Guterres: UN-African Union partnership a ‘cornerstone of multilateralism’

Guterres: UN-African Union partnership a ‘cornerstone of multilateralism’

He called on all leaders – in the Council, on the continent and beyond – to spare no effort in supporting the AU so that it can achieve its goals.   

‘A unique partnership’ 

The 55-member body was founded in July 2002, and ambassadors met to discuss how UN collaboration with the organization has grown, and where progress still needs to be made. 

“Over the past 20 years, the United Nations and the African Union have developed a unique partnership, rooted in the principles of complementarity, respect and African ownership – a partnership that has become a cornerstone of multilateralism,” said Mr. Guterres. 

He listed some of the latest highlights in their cooperation, including initiatives to support the timely return to constitutional order in Burkina Faso, Guinea and Mali, conducted jointly with the West African regional bloc, ECOWAS. 

Terrorist and governance threats 

Addressing ongoing challenges in Africa, the UN chief said use of force “is too often considered the only method to resolve disputes.”  

The continent has also seen an increase in unconstitutional changes of government, while affiliates of the extremist groups Da’esh and al-Qaida are carrying out deadly attacks in the Sahel and attempting to extend their reach. 

Furthermore, protracted conflicts and dire humanitarian situations continue to impact the Horn of Africa, Ethiopia, the eastern Democratic Republic of the Congo, Mali, Sudan and Libya. 

Detect conflicts early 

“Violence against women, especially women human rights defenders, is on the rise,” he continued. “We are also seeing an increase in disinformation and hate speech – often used as weapons of war.” 

The Secretary-General said the solution is clear. African States must develop the capacity to detect the early signs of conflicts and prevent them from escalating into violence.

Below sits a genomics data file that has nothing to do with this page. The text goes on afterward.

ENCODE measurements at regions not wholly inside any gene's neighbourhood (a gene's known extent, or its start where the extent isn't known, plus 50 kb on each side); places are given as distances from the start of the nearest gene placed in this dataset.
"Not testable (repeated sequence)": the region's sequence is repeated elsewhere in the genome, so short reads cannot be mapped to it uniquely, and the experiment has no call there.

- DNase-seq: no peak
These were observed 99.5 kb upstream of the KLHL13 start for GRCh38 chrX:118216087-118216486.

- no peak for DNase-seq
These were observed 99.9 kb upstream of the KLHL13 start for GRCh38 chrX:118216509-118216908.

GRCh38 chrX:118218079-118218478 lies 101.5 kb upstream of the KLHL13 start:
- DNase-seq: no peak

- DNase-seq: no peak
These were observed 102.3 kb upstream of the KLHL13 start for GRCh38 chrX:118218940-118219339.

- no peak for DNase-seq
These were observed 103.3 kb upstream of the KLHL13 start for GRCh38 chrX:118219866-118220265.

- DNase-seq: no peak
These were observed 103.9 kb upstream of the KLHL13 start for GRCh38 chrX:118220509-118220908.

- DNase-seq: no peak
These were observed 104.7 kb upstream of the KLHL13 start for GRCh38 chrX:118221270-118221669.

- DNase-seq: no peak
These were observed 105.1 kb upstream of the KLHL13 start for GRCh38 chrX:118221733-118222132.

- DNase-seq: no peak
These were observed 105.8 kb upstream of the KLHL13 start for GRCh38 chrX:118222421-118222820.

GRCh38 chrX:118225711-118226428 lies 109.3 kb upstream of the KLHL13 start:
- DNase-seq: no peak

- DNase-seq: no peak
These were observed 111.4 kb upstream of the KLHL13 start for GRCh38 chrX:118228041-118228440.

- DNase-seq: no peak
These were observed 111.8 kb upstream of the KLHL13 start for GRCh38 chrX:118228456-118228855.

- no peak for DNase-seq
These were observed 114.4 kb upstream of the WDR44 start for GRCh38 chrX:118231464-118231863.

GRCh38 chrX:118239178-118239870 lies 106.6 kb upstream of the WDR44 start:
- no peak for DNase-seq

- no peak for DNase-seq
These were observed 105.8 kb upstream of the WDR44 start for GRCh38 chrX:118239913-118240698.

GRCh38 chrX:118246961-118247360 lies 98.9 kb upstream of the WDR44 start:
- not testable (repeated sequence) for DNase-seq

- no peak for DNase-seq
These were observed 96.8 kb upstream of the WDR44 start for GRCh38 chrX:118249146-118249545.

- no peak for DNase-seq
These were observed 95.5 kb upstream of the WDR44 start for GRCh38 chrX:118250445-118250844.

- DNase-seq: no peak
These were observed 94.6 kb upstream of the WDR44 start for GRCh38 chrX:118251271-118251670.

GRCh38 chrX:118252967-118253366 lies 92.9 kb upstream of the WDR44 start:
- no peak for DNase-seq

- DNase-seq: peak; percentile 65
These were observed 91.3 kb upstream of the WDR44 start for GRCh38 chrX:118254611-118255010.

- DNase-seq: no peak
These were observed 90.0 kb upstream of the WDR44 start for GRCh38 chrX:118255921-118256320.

“It is just as essential to address gaps in governance, including restrictions on human rights and freedoms, which undermine stability and sustainable development,” he added. 

Action on climate  

The UN chief also underscored the need to combat the climate emergency, which is causing disasters such as drought, hurricanes and flash floods.  

For many Africans, climate change “is not a distant threat, but a daily reality”, he said, even though the continent barely contributes to global greenhouse gas emissions. 

“This is a textbook case of moral and economic injustice,” he said. 

Mr. Guterres commended the many African states, regions and municipalities that are taking bold climate action, despite serious challenges.  

Appeal to rich countries 

With the COP27 UN climate change conference in Egypt just weeks away, he urged wealthy governments to make good on their commitments to provide $100 billion annually to support mitigation and adaptation in developing countries. 

“COP27 must also deliver concrete action on loss and damage,” he said. “This is not just a matter of trust between developed and developing countries. For many countries, and particularly in Africa, it is a question of survival.” 

Meanwhile, the COVID-19 pandemic and the war in Ukraine have helped to fuel an unprecedented global cost-of-living crisis, with dire social and economic impacts. 

The world’s most vulnerable people have been hardest hit. 

Describing the situation as “unacceptable”, the UN chief recalled his recent appeal for a massive boost in development assistance. 

“International financial institutions and multilateral banks must remove the barriers that prevent developing countries from accessing the finance they need. We also need an effective global debt relief mechanism.  Many African countries have urgent need for this mechanism to work,” he said. 

Moussa Faki Mahamat (on screen), Chairperson of the African Union Commission, briefs the Security Council meeting on cooperation between the UN and regional and subregional organizations in maintaining international peace and security.

Access for Africa 

In his briefing to the Council, Moussa Faki Mahamat, Chairperson of the AU Commission, said Africa is “the most discussed issue at the United Nations”. 

Some 70 per cent of UN peacekeeping missions are located there, and he wondered how many millions of dollars have been spent and what has been the result. 

Mr. Faki, who participated via videoconference, said Africa has made sacrifices in pursuing peace and security. 

“Africa is still facing many challenges and we need other things beyond declarations. We need to set a timeframe for discussing the future of Africa,” he said, speaking in French. 

The continent must also have access to “the limitless universe of science and new technology,” he further stated. 

Strengthen the bonds 

“Let one part of the planet no longer continue to bend under the weight of its opulence while the other half moans under the pangs of hunger and destitution,” he said. 

Mr. Faki called for the UN-AU partnership to be further strengthened, particularly between their specialized agencies, special envoys, and respective bodies for maintaining peace and security. 

“The business of peace in Africa is too complex not to open the corridors of finding its solutions to all of us in respect, equality, solidarity, inclusion and sharing,” he said. 

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